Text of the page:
The Riders also signed John Ojo, a former Edmonton Eskimo defensive back who tore his Achilles tendon in 2016 and then signed with the New York Jets last year but did not stick with the team. If Ojo has come back from that injury, it is a significant addition to the Rider defense. Of interest is the length of the contract, which is two years, which puts NFL dreams on the back burner.
Social media also provided news of another Rider signing with linebacker Justin Horton, formerly of Jacksonsville, signing with the Riders. Horton has the size to be the missing middle linebacker the Rider defense seems to be currently lacking, although the Riders may be looking to explore their options not just with Horton, but perhaps a combination of Cameron Judge and Sam Hurl providing a needed Canadian presence on defense.
With that being said, it will be interesting to see how the Riders work out the logistics of their roster heading into the mini camp in April in Florida. The release of Henoc Muamba, for salary cap reasons (his performance wasn’t worth the price he was asking) meant some money would be available for other signings, and there are players like offensive lineman Bruce Campbell still out there.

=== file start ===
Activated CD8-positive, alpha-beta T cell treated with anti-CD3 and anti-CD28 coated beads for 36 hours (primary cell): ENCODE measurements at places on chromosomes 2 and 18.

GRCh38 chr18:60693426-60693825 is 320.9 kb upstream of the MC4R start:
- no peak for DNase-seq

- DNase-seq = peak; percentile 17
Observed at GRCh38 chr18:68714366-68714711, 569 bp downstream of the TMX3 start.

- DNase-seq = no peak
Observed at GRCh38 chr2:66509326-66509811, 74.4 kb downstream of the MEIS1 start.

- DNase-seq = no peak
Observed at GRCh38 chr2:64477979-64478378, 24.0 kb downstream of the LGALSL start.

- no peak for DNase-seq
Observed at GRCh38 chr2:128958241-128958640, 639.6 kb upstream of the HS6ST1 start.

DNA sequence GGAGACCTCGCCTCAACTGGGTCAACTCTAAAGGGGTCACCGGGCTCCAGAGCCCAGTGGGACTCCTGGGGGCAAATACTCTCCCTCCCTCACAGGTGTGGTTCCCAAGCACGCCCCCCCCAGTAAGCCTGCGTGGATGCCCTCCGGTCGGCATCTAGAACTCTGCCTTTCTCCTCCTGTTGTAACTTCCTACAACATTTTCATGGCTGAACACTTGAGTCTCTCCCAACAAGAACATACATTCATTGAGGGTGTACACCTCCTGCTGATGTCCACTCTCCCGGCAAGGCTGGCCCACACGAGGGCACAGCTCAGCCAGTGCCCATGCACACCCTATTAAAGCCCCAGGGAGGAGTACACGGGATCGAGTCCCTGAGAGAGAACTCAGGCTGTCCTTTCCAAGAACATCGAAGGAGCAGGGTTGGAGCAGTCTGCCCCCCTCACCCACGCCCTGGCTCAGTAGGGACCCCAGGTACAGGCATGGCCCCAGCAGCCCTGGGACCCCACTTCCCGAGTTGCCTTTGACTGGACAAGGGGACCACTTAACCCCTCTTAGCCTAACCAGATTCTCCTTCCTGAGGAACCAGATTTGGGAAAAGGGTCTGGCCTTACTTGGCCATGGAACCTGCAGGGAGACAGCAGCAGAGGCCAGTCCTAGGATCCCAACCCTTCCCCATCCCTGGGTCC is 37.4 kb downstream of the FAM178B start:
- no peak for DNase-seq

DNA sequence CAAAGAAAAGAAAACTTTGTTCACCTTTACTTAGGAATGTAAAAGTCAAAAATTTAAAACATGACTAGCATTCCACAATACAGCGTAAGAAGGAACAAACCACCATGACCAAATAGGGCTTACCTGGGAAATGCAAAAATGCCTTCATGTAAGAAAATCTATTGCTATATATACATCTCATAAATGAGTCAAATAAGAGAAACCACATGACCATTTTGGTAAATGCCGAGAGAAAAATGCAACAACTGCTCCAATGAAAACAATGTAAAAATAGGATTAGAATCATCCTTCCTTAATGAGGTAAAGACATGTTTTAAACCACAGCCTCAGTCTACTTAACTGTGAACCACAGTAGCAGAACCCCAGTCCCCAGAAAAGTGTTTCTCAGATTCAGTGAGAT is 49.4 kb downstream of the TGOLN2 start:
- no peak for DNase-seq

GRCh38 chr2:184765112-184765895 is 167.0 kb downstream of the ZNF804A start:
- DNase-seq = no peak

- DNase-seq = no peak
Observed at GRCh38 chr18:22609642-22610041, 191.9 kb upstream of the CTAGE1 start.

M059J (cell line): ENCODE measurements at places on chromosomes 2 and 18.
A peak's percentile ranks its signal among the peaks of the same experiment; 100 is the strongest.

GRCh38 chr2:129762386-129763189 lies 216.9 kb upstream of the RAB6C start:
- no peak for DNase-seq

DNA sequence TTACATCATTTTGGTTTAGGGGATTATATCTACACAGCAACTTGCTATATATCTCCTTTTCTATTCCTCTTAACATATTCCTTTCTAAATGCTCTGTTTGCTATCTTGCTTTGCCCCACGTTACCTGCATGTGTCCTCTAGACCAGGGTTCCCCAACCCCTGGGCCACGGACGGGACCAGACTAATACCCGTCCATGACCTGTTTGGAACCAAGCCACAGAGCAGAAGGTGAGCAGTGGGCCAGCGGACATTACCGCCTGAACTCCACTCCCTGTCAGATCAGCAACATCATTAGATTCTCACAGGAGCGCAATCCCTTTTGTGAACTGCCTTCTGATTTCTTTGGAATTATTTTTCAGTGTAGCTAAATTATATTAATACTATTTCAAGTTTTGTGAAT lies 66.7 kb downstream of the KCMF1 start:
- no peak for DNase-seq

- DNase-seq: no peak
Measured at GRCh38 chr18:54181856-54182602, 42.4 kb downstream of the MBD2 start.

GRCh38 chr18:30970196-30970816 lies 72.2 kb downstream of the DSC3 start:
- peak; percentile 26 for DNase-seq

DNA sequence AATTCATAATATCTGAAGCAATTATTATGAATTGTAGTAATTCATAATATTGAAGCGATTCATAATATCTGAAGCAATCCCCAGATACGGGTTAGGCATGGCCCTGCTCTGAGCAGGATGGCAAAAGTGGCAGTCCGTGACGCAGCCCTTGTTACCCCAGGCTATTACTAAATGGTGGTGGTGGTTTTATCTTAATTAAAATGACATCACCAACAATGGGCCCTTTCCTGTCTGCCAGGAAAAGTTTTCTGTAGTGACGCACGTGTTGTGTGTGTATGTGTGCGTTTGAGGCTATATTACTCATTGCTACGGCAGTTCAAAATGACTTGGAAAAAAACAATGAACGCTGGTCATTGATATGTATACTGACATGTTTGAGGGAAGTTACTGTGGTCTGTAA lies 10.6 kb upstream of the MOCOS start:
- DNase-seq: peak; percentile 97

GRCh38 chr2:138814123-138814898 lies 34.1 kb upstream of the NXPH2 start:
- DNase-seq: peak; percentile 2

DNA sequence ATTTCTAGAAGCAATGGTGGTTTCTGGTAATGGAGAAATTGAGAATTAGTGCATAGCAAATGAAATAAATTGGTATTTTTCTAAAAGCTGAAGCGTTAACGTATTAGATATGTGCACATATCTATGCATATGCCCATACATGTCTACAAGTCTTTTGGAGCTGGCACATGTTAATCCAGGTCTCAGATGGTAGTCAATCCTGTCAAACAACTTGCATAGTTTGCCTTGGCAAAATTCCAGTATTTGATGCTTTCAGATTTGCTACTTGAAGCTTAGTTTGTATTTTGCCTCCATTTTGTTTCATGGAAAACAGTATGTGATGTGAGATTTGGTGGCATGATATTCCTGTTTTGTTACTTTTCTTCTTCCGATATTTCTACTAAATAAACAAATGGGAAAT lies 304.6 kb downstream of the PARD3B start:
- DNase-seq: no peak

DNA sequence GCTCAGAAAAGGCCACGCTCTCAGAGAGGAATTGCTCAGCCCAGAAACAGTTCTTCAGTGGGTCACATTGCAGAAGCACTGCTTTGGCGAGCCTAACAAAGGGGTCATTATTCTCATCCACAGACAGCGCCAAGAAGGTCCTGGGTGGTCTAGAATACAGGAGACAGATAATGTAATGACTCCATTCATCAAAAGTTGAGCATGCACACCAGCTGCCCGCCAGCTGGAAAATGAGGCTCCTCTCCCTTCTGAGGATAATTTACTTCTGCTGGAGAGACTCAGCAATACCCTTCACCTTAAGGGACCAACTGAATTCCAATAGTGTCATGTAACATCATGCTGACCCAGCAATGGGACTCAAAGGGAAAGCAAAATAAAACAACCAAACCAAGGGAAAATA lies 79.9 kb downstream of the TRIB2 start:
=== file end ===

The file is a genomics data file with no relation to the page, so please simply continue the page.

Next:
There may be some other salary cap related casualties yet to be announced. The Riders may also have to start looking at their roster heading into training camp, especially after the CFL draft comes up.
Of course there was other news and rumors, like Calgary apparently getting the 2019 Grey Cup following the Edmonton Grey Cup this year although the Commissioner said hang on before that is official. The Riders seem to be holding back especially since Hamilton is long overdue for hosting a Grey Cup, although the many lawsuits with their facility seem to be the reason why that location has not gone ahead yet.
The Canadian Football Hall of Fame announced its inductees -Defensive End Brent Johnson, Punter Hank Ilesic, Regina born Offensive Lineman Scott Flory, and former Riders DB coach Barron Miles. Also inducted in 2018 will be Paul Brule, Frank Cosentino, and the late Tom Hugo. Notable by their absence were former Rider Wayne Shaw from the 1960s and 1970s and Kent Austin, former quarterback and head coach, who according to Rod Pedersen hasn’t been nominated for the Hall of Fame.
That seems strange for an organization that can hardly keep itself in exhibit space. But perhaps that explains why the Hall has problems keeping itself in the public eye.
So now the drive is towards the draft and seeing what free agents are still out there. Muamba is likely to sign with Montreal and Kavis Reed has indicated a willingness to trade the first overall pick for presumably a bunch of starters, preferably Canadian.
If the Riders top picks of the last couple of years, Josah St. John and Cameron Judge are any indication, the top picks sometimes tend to not be very helpful. So it will be interesting to see how the Riders unfold their roster, but one things seems to be clear – they are shaping up for a major run at the Grey Cup and looking to address their roster shortfalls by whatever means necessary.